Excellent points Nyack. And I'd add to your point about selective constitutional defenses that there is a similar selectivity regarding the Bible typical among those using unwarranted religious arguments.

Kit B (276)
Saturday March 23, 2013, 4:24 pm

Legendary in my own mind, possibly however, not incorrect on the facts. Any state that has legal civil unions for those who are "labeled" as LGBTQ are married. That is they will enjoy the legal status of marriage. Which is the most basic point, as it applies to legal documents, rights to insurance, medical information and consent...etc...

No church in the United States can surpass the law of the land. Every state does required a legal "certification" for marriage. Each state may call it by a different name, the legal result is the same.

This country is based on the premise of a Republic that uses democratic ideals for instituting the processes of that republic. Twist it as you may, this is NOT a theocratic country and no religion of any form takes precedents over the laws of the land.

Should I chose I am able to disagree with your right to free speech. By no means does that give me the right to suppress your right to speak freely. That ain't apples and apricots - freedom is for all or it's for none.

Roger Skinner (14)
Saturday March 23, 2013, 4:29 pm
@Allan Yorkowitz your comment about Obama is disgusting and BS. It is both off-topic and has no basis in fact.

Diane O (194)
Saturday March 23, 2013, 4:34 pm
This is too funny and sad.

"The bigots have no problem taking taxes from those 11 million, do they?" Gays and Lesbians are Americans who work for a company or are self employed. When they work they pay taxes. They pay into social security for the retirement and medicare for their healthcare one day. They aren't any different in that regard. What two consenting adults do in the privacy of their own home is none of the government's business. They are Americans, first, who work and pay taxes.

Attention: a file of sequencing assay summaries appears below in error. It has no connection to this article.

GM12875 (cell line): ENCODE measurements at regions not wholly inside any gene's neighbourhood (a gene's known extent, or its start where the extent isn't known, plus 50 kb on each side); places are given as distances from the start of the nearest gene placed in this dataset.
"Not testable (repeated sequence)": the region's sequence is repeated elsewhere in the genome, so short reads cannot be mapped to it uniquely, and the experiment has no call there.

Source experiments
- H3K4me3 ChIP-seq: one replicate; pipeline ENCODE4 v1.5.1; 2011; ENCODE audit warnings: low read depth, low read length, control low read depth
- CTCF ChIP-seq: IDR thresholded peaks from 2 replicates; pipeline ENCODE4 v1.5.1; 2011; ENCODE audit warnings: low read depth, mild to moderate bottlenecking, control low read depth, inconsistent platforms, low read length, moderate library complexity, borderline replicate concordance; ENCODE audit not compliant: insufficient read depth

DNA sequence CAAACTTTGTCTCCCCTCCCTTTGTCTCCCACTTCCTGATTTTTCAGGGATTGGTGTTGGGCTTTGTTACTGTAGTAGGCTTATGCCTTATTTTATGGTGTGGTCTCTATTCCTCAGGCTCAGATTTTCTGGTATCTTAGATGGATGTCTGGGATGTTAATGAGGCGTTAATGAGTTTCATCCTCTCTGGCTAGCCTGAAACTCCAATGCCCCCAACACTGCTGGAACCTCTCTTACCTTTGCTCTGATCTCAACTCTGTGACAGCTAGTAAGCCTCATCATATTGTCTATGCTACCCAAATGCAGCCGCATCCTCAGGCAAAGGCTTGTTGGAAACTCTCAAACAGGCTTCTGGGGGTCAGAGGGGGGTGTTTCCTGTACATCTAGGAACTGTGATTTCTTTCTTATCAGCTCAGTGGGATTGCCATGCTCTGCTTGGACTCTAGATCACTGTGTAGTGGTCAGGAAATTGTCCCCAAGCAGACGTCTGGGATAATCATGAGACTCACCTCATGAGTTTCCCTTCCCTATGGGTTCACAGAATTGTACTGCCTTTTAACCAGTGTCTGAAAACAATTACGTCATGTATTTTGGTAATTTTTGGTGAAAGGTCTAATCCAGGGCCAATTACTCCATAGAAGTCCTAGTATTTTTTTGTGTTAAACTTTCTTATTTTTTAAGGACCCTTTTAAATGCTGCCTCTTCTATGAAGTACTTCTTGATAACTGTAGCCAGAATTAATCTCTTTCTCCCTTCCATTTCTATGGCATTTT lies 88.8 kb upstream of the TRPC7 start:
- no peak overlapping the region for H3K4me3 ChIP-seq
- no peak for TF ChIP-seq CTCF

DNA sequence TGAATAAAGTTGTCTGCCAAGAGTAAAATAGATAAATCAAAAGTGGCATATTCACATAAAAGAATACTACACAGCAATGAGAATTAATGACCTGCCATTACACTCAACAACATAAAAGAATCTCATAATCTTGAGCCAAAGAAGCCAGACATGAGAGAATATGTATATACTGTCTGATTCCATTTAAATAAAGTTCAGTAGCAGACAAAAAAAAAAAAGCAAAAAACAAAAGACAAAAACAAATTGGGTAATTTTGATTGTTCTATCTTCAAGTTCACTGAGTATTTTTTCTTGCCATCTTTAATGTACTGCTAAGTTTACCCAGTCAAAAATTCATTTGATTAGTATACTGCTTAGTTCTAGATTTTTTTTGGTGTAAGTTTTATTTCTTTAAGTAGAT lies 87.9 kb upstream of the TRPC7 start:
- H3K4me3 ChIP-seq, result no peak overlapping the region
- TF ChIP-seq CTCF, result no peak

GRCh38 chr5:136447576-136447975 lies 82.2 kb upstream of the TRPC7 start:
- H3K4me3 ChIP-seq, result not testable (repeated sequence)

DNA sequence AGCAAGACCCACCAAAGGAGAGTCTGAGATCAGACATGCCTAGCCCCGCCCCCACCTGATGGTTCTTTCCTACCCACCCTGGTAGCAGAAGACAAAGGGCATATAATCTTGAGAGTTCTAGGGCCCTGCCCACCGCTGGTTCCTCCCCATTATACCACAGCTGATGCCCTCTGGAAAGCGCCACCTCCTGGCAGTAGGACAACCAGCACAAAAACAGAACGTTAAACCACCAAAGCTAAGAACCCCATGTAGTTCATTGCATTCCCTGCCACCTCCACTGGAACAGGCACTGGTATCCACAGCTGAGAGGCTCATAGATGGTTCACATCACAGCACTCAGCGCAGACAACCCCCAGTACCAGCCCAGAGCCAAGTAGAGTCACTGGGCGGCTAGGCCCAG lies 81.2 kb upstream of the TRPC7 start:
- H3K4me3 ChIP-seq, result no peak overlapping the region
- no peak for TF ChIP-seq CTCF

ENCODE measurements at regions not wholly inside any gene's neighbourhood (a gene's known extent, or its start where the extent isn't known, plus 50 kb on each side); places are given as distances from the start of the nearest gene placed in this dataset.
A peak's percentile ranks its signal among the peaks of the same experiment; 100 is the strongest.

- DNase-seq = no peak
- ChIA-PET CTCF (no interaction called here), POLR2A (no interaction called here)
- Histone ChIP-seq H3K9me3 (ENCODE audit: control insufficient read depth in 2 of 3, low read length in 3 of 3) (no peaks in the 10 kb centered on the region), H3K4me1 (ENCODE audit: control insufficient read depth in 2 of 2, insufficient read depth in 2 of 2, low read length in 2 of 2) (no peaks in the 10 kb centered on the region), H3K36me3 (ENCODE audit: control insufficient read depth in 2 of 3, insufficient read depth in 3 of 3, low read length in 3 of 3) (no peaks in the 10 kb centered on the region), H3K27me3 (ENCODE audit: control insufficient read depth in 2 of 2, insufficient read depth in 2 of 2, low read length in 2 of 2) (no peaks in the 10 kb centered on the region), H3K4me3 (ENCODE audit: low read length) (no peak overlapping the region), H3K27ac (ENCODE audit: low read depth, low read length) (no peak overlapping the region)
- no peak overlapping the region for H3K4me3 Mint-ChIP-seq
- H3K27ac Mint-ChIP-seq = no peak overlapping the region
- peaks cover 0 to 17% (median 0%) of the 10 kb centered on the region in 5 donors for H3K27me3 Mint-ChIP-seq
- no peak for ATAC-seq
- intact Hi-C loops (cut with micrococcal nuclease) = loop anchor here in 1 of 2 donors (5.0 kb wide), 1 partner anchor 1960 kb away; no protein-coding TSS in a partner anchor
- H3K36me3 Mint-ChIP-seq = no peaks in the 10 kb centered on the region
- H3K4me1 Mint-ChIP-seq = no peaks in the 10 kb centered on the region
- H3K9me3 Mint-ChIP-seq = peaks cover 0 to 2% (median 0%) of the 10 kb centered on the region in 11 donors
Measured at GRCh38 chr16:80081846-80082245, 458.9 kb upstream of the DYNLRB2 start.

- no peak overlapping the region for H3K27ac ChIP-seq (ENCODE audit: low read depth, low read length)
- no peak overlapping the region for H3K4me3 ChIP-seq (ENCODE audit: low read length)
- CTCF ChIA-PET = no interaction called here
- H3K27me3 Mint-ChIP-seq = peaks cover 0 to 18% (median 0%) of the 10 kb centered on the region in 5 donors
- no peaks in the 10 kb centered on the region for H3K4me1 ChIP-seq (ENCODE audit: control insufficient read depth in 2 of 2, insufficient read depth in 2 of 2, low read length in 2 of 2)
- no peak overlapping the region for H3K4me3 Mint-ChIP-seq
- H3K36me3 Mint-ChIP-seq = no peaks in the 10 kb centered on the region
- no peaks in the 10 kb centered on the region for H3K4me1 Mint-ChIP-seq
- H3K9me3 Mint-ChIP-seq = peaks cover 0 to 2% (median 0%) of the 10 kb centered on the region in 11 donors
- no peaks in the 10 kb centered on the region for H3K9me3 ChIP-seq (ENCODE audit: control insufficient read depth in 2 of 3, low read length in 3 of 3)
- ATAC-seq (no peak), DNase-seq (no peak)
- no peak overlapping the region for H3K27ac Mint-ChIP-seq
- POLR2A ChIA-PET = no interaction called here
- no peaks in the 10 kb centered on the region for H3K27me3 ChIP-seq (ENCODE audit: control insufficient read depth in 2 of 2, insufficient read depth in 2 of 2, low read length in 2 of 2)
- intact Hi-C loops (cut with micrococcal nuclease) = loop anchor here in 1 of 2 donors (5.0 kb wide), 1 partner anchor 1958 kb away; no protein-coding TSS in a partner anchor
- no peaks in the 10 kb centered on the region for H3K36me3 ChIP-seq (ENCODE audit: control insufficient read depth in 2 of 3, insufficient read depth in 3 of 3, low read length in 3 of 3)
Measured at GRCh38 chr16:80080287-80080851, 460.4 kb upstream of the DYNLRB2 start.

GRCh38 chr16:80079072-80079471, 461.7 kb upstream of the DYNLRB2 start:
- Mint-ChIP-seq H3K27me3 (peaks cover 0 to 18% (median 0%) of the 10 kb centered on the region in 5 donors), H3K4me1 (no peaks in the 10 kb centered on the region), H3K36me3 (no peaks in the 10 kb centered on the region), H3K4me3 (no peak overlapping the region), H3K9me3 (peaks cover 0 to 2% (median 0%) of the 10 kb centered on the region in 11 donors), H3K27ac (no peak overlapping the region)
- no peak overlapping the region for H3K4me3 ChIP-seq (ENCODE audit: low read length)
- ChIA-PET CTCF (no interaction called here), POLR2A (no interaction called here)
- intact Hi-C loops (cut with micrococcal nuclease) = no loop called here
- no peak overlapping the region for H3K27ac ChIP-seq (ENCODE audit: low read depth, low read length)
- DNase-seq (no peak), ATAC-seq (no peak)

Also, people have choices to make. 99% of us have WILLS. If some of you do not have Wills you need to do something about that. The government doesn't waltz in and take a dead person's assets. The only time this happens, and it is rare, is when someone doesn't leave a Will and has no heirs. You are beginning to worry me with your elementary logic. When the government steps in it is to tax the inheritance but there are legal ways to get around that.

One of the best bosses I ever had was a lesbian who was in a committed marriage. They flew down to Puerto Rico and got married. Once they got back to Virginia they weren't officially married but it didn't matter to them. In their minds and hearts they were married. Every intelligent person in our country has a Will. When one dies that person leaves it to someone. When the other person dies they leave the assets to someone...of their choosing. To not have a Will is ridiculous.

Kit B (276)
Saturday March 23, 2013, 4:42 pm

"Freedom from fear" could be said to sum up the whole philosophy of human rights.
Dag Hammarskjold

The arc of American history almost inevitably moves toward freedom. Whether it's Lincoln and the Emancipation Proclamation, the expansion of women's rights or, now, gay rights, I think there is an almost-inevitable march toward greater civil liberties.
James McGreevey

For as long as the power of America's diversity is diminished by acts of discrimination and violence against people just because they are black, Hispanic, Asian, Jewish, Muslim or gay, we still must overcome.
Ron Kind

If a person is homosexual by nature - that is, if one's sexuality is as intrinsic a part of one's identity as gender or skin color - then society can no more deny a gay person access to the secular rights and religious sacraments because of his homosexuality than it can reinstate Jim Crow.
Jon Meacham

Kit B (276)
Saturday March 23, 2013, 4:45 pm

The most difficult thing is to pry a bigot from closely held beliefs.
Miss Kitty~~~

Diane O (194)
Saturday March 23, 2013, 4:51 pm
This is far too easy.

Married couples, committed couples have Wills. You can hand write a Will or you can go to an attorney like I did and spend money on setting up a Trust as well as a Will. This isn't about gay and lesbian couples. It's about common sense. I could opt to leave my assets to my next door neighbor and not my husband. If I stipulate that in my Will my neighbor receives what is designated for them to receive in a Will.